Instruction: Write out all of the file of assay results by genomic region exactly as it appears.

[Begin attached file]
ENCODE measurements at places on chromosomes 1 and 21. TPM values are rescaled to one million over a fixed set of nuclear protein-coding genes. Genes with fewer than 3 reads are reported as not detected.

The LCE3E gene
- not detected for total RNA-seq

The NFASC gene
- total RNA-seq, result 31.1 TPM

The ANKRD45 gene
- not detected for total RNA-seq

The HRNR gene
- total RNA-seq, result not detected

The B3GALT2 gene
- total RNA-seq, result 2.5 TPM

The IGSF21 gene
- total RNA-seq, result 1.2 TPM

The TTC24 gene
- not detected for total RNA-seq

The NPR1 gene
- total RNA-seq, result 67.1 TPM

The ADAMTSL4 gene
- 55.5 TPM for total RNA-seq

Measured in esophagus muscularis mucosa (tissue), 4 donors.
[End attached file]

ENCODE measurements at places on chromosomes 1 and 21. TPM values are rescaled to one million over a fixed set of nuclear protein-coding genes. Genes with fewer than 3 reads are reported as not detected.

The LCE3E gene
- not detected for total RNA-seq

The NFASC gene
- total RNA-seq, result 31.1 TPM

The ANKRD45 gene
- not detected for total RNA-seq

The HRNR gene
- total RNA-seq, result not detected

The B3GALT2 gene
- total RNA-seq, result 2.5 TPM

The IGSF21 gene
- total RNA-seq, result 1.2 TPM

The TTC24 gene
- not detected for total RNA-seq

The NPR1 gene
- total RNA-seq, result 67.1 TPM

The ADAMTSL4 gene
- 55.5 TPM for total RNA-seq

Measured in esophagus muscularis mucosa (tissue), 4 donors.